The SP-570UZ comes from a long line of Olympus products offering large zoom capacities which started their life as the SP-510 then progressed onto the SP-550, SP-560 and finally onto the SP-570. The newest of the family offers a huge 20x optical zoom which is an improvement on the 18x of it's predecessors. The SP-570 comes in black with a stippled effect on its body apart from the grip which has a rubber coating for better handling.
On appearance the SP-570 looks the part and resembles a compact DSLR sharing the weight of one too, so the handling is pretty positive. It's very comfortable to hold and the feature buttons have been placed nicely where the user can find them while looking through the viewfinder. The specs of this camera are pretty good for the money you pay which can be between £270 - £330 depending where you go.
The camera is a 10Mpl which is 2Mp on the previous model. It has a 2.7in Hyper Crystal LCD display which is very clear and precise, full P A S M settings besides a Scene mode that offers about 20 different functions. You can also use the full Auto and the MY setting which is handy for using those saved manual settings.
The zoom now comes in the form of a ring on the lens rather than the thumb control of the earlier models. There's a manual focus function, pop of flash, and the camera does take video with sound. You'll also find a two mode timer, an excellent Macro facility and a hotshoe for external flash. My first impressions on using the camera were positive because of the easy to learn menu system, which now has a function wheel to alter settings the same as DSLRs. This makes altering shutter speeds and apertures very easy while looking through the viewfinder.
You can take pictures either by looking through the viewfinder or at the LCD display, I prefer the former because it brings the camera much closer into the body for steady handling. Using the camera on Auto I proceeded to take pictures for the first time.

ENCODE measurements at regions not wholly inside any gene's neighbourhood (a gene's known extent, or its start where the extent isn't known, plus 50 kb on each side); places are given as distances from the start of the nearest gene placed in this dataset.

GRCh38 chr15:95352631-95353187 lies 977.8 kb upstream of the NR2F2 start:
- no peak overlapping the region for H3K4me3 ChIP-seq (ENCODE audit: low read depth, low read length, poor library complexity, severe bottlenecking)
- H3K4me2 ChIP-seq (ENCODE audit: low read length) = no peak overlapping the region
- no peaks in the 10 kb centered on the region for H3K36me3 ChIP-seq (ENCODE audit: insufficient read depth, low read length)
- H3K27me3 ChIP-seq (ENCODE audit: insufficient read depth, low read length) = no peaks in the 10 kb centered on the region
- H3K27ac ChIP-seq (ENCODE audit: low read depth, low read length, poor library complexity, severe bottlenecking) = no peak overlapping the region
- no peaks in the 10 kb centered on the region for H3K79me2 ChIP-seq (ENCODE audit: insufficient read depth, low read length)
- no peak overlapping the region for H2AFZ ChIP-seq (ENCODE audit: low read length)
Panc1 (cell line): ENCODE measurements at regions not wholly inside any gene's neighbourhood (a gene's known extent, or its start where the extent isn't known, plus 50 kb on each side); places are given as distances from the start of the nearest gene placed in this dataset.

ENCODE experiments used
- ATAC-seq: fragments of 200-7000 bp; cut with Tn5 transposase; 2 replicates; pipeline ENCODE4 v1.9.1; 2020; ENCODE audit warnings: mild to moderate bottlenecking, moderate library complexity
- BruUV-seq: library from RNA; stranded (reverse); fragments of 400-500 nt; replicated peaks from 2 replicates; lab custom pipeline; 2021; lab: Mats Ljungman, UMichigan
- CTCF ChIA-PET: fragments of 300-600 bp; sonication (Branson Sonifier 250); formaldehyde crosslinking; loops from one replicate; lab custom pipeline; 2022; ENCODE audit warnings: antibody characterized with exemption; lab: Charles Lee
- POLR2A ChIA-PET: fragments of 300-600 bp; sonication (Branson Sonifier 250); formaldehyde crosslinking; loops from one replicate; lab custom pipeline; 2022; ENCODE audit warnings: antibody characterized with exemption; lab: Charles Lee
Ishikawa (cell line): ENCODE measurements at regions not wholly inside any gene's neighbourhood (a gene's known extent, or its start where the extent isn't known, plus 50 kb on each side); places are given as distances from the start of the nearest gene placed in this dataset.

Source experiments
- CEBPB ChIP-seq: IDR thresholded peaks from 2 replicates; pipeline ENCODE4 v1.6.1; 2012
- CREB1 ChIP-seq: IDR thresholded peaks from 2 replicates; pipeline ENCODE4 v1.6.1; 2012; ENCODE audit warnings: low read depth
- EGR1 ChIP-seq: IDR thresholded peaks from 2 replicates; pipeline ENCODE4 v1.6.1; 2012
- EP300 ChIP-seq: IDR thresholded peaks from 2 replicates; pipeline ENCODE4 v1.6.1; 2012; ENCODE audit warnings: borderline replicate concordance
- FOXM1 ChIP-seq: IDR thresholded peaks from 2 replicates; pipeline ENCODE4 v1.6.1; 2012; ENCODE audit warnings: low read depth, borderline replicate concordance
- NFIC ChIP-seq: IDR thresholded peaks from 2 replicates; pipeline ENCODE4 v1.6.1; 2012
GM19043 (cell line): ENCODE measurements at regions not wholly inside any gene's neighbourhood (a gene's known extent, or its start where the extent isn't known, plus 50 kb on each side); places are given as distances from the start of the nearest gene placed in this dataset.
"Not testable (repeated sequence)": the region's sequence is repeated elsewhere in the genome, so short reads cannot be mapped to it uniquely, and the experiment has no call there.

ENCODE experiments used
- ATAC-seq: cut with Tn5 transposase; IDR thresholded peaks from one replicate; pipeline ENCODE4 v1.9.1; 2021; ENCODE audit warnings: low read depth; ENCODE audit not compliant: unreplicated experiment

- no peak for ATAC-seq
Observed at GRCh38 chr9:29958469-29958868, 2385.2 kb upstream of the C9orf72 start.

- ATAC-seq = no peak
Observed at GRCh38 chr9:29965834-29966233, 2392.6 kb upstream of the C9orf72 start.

Focus is by means of bracketing and in Auto it selects your target for you when the shutter button is half pressed. When in focus the brackets turn green and you are ready for the shot. This type of focus is ok for general use such as portraits, landscapes and medium range shots.
If you are trying to be more precise for wildlife or sports it is better to select the spot focus from the menu which stops the brackets jumping about and focus's where you point it but this is not available in Auto.
The zoom although on a ring is still electronically controlled via a motor and being honest can appear a little jerky but does the job. I took 250 pictures in Auto mode using the zoom at various focal lengths and in 10Mp. The results were very good while there was good light available.
In poor light especially on cloudy days the camera struggled to get enough light onto the sensor which resulted in very slow shutter speeds sometimes down to one 1/25sec. Although the camera is equipped with dual image stabilization the low shutter speeds did result in some blur on images.
On that thought I proceeded to use the manual settings for another days shooting. The weather was poor, being very cloudy and dull for most of the day. Firstly I selected the 'M' setting and a manual ISO, which range from 64-6400. I selected ISO 400 because I had noticed when on auto ISO the camera had been selecting very low ISO in bad light.
I also selected 10Mp for the days shooting and a combination of Shutter-Priority, Aperture-priority and Spot-Focus. The results were completely different from using the camera in Auto. Although the aperture is very limited (f/2.8 to 8) I managed to get some very good DOF shots with shutter speeds on one 1/125sec to one 1/600sec. I toggled between ISO200 and ISO400 having read that any larger settings can result in lots of noise. The results were very good on wildlife, landscapes and medium range shots on all focal lengths between 28-500mm.
Olympus SP-570: Verdict
The camera loves good light and will take stunning pictures at 10Mp in both Auto and Manual at full zoom. In bad light the camera has to be worked to find that manual setting which suits it the best.
I feel if Olympus had put a bigger CCD sensor in this model it would have been stunning but the sensor is about 30% smaller than you would find in a average modern DSLR. This makes for difficult photography in poor light, although it can be much improved by the use of the manual settings.
There are so many features in this camera it is impossible to list them all here but the main ones such as image stabilisation and the 20x optical zoom are the ones that work particularly well.
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